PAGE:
What is This About the Canceling of Hustle Culture?
I have a confession to make. As an entrepreneur, terms such as “the great resignation,” “quiet quitting,” and “the canceling of hustle culture” really made me angry, at least initially. They are the opposite of everything I have ever known to be the recipe for success. Everything I have ever done in my life to overachieve and to get to where I am at today. Everything I have ever preached to my sons: Show up early, do more than anyone else, give more in every situation, don’t keep score, be loyal, and always play the long game.
I didn’t want to be judgmental and jump on the “younger generations are entitled and lazy” bandwagon. I wanted to figure out what the logic was behind all of this, especially the mindset of the younger generations (Millennials and Gen Zs). I am by nature an optimist, an idealist. So I started to research, which included a lot of reading, listening to podcasts, watching videos, and asking a lot of questions. And as with anything explored with an open mind, I started seeing how and why the younger employees think and feel the way they do.
Maybe the Younger Generations Get It, and We Were Wrong
The younger generations got a front-row seat watching their parents and grandparents work their tails off as they put in extra hours, all in the hopes of building a better life for their children. They didn’t like what they saw. For many of their older family members, all that hard work didn’t end up paying off financially. It sometimes included getting laid off or working way past retirement–often up until the day they died. As for the ones for whom it did pay off financially, that too came at a cost. The greatest cost, other than regret, was a lack of solid relationships with their spouses, children, and friends. In high achievers, it is not uncommon to see patterns of high divorce rates as well as potential substance abuse and mental health struggles.
Younger Generations Say: Take Your Hustle Culture and Shove It
Elon Musk once tweeted, “Nobody ever changed the world on 40 hours a week.” However, the Millennials and Gen Zs are unwilling to trade the hope for advancement in their professional careers at the cost of their personal lives and happiness. Hustle culture—today known as grind culture, burnout culture, or even toxic culture—refers to the mentality that one must work all day, every day in pursuit of one’s professional goals. For many, hustle culture becomes a lifestyle, an obsessive drive fueled by toxic productivity, which appears as a motivational movement with a pot of gold waiting for you at the end.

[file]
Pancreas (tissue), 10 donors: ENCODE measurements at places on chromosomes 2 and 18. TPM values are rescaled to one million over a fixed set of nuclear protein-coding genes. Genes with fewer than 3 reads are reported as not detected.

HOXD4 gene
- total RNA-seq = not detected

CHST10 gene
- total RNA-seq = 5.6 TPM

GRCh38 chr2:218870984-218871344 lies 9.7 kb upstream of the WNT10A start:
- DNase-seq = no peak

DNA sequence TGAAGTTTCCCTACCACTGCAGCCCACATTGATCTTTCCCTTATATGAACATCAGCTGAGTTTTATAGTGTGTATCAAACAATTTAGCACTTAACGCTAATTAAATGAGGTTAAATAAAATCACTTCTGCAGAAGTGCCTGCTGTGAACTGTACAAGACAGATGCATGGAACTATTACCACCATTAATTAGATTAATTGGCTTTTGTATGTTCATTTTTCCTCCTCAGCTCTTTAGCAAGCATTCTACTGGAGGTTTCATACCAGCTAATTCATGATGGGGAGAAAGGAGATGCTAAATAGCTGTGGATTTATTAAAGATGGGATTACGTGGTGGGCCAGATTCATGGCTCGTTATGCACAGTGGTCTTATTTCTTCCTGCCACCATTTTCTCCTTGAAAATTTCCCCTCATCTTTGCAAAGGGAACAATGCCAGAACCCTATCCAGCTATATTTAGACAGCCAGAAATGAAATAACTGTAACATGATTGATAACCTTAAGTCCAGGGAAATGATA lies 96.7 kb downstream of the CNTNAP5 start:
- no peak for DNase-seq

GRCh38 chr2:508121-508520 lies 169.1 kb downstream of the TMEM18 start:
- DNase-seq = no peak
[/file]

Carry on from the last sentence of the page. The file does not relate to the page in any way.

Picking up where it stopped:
Workaholism: Which Employees Put in the Most Hours?
Society has conditioned us to believe that anyone can achieve anything if they work hard enough. The term “workaholism” refers to a go-getter who is celebrated for the 12-plus hour workday and wears it like a badge of honor, shaming those who do not do the same. What isn’t explained is, at what cost?
Today, people want more meaning in their lives. They also want lower stress levels and a balanced life, including a reasonable number of work hours per week. The pandemic was a professional awakening, prompting employees to take a pause and reflect on this hustle lifestyle. The realization was that hustle culture can be disruptive to mental and physical well-being. Consequently, many have chosen to opt out.
Live to Work, or Work to Live
All of this has led many American employees to join the Great Resignation and Quiet Quitting movements. The NY Post reported that 42% of Gen Zs would rather be at a company that gives them a sense of purpose than one that pays more, compared to 40% of Millennials and 32% of Gen Xers who said the same.
It can seem easy to lump the post-Boomer generations together, but Gen Z has one very significant difference. The first of these employees born in 1997-2012 joined the workforce during the Covid-19 pandemic, with some working from home at least part of the time. A significant number of them have never experienced a traditional, 100% on-site workplace! It’s really no wonder they have such a firm, holistic vision, expecting as much fulfillment from their professional lives as from their personal ones. And they’re not afraid to demand it. Now, more than ever, the best-in-class customer experience begins with a superior employee experience.
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